Beginning the season with a loss is not ideal by any stretch of the imagination. It’s safe to say a fair share of Big Blue Nation anticipated the outcome, recognizing the actual lack of overall talent and discipline on the team left over from a vacated coaching staff. But an equal number, at the very least, surely thought the Cats would open the Mark Stoops era with a victory. The 35-26 defeat at the hands of the Hilltoppers does nothing more than provide the harsh reality that Kentucky football is very low on the totem pole, and the path back to the top will be a slow and arduous one. Most of the fan base seems to be accepting of that.
Surely Commonwealth Stadium will be packed to the gills for the home opener, and so long as the Cats knock off Miami, the loyal support remains true. The magnitude of this game cannot be overlooked. Begin the season 0-2 with losses to two teams you arguably should have beaten could do significant damage to the fan support Stoops has worked so hard to gain back. It may not be jump-ship time yet, but a loss to this Miami team that was most recently throttled by Marshall would not be a good look.
The Redhawks enter this year with a new face at quarterback. Former stud Zac Dysert is the school’s all-time leading passer — yes, even over Ben Roethlisberger — but that air-it-out offense had little effect on the team’s overall record the last two seasons. Senior Austin Boucher takes the reigns and there is plenty of reason for Hawks fans to feel confident; in his freshman season he passed for more than 1,000 yards while Dysert was injured. He took a back seat for the last two seasons, but now he returns to the spot light and the offense is entirely on his shoulders.
Boucher takes over a unit that ranked 22nd overall in FBS in passing offense a year ago (298.7 yards per game). But because he has just 23 passing attempts over the last 24 games, he may need to knock off some dust. Against Marshall he struggled, going 10-for-22 with 165 yards passing and an interception, but his potential is much greater than that.
With such a pass-happy focused offense, the running game lacks significantly. Miami ranked last in rushing offense in the MAC last season. However, against Marshall, the team carried the ball 34 times to just 23 passing attempts. That seems to be an anomaly more than a predictor, simply an attempt to get the offense in gear. The philosophy of the Redhawks’ offense is still to air it out.
A rookie quarterback torched the Kentucky defense last time out, as Western’s Brandon Doughty tossed 27 passes for 271 yards on the UK secondary. That spells trouble in this one too. We all knew the Cats pass defense was suspect at best, but what we didn’t expect was the porous front line. WKU rushed the ball way better than they should have, and the D-line getting pushed around by a Sun Belt team should truly strike a nerve with the front four.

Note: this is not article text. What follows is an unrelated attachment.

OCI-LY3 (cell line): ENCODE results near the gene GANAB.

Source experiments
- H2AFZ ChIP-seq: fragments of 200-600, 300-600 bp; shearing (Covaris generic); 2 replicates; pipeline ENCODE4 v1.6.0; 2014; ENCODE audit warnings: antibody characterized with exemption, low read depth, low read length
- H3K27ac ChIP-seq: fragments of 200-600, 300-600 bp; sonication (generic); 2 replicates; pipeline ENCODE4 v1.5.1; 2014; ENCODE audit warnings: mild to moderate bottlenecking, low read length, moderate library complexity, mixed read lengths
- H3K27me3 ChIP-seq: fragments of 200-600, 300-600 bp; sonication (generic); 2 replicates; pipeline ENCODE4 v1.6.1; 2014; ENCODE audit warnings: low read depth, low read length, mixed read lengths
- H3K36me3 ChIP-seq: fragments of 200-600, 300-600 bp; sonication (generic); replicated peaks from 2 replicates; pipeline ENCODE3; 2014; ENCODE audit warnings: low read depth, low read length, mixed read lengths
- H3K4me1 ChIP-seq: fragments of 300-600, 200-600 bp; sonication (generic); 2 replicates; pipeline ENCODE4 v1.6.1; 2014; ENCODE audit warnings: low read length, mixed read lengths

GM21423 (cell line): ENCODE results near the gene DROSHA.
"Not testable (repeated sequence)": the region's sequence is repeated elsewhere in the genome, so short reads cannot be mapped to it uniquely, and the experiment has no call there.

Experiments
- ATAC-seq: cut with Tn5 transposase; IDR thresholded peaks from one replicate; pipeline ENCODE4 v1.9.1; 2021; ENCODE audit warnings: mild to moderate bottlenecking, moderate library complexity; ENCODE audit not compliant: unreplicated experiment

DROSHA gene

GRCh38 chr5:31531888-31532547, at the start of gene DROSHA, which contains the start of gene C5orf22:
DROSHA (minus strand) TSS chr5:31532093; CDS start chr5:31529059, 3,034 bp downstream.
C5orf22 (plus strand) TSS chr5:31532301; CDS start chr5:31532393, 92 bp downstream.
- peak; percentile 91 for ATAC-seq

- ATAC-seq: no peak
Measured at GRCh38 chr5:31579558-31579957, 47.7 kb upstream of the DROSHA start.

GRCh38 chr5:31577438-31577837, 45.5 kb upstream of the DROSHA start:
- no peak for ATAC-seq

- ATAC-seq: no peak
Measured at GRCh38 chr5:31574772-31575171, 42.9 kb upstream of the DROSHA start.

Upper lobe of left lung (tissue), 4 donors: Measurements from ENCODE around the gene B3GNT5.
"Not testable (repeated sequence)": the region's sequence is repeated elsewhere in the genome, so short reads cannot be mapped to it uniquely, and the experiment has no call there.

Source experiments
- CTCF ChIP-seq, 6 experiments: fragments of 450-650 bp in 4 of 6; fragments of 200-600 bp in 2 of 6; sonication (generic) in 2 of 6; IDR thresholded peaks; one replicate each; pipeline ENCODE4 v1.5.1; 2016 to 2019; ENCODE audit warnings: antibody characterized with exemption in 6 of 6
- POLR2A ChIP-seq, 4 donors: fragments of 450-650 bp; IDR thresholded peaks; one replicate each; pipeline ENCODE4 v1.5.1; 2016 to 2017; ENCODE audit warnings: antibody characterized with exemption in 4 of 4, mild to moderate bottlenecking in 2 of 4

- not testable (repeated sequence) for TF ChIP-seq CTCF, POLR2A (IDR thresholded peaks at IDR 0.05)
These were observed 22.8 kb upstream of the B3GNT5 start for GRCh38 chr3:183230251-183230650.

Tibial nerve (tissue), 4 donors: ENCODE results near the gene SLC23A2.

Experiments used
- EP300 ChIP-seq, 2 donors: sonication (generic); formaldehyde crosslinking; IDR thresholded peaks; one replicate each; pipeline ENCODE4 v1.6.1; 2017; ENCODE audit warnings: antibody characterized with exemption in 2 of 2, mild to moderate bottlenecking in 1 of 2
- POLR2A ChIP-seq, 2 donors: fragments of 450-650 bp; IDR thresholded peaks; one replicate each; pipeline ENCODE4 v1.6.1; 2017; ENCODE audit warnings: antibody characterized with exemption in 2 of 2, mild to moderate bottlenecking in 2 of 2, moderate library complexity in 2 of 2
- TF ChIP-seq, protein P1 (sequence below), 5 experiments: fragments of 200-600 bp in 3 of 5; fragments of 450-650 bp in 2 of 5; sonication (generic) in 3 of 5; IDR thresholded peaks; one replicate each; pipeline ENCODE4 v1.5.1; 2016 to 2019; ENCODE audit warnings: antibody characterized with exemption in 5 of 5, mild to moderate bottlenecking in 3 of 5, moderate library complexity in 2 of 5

Miami’s defense allowed Marshall to gain 591 yards of offense last week, an offense that returns eight starters that was second in the country in passing, and sixth overall. However, the defense of the Herd was horrid, allowing the second-most points in college football with more than 43 per game. Miami managed to score just two touchdowns.
The strength of the Redhawks team seems to be the high powered offense, but it surely didn’t prove it against literally one of the worst defenses in college football.
Neal Brown and Kentucky should unleash the Air Raid against Miami. There was some grumblings about Joker-ish plays against the Tops, but there will be no excuses not to throw the ball constantly against the Redhawks. Marshall unquestionably has a more proven passing game, but there is no reason Kentucky shouldn’t be able to put up 30+ points running a similar game plan.
The run defense for the Redhawks is lacking as well. Last year Miami was torn up for nearly 3,000 yards and 35 rushing touchdowns. And both MU defensive ends have been replaced with new faces after last season. Maybe that is a blessing in disguise for the Hawks, but new starters usually need time to warm up.
In the red zone against Western, Kentucky went 4-for-4 with two touchdowns and two field goals. On the other side Miami was just 2-for-2 inside the red zone, having most every other non-scoring drive end in a three-and-out. In fact, nine of Miami’s 15 drives ended after three plays, and two others ended with turnovers.
Third down conversions are even uglier. Miami was just 2-for-13 on third down against Marshall, with both coming on the first two drives of the game. Kentucky’s rate isn’t pretty, but it is a respectable 40 percent (6-for-15). By comparison, the UK defense held Western to just 2-for-10 on third down.
It was a 14-14 ballgame at halftime of the Miami-Marhsall game, but coming out of the locker room the Thundering Herd scored 38 unanswered points on the Redhawks defense, turning a heated battle into a blowout.
Kentucky managed to keep the pressure on and answer both WKU touchdowns in the 2nd half with scores of their own. A big part of playing with good teams is being able to stay within striking distance. It maintains confidence and allows the opposing team to feel the pressure. With Kentucky being able to keep ballgames close like it did against Western, if nothing else it means improvement over last season. That kind of effort will eventually begin to translate to upset victories.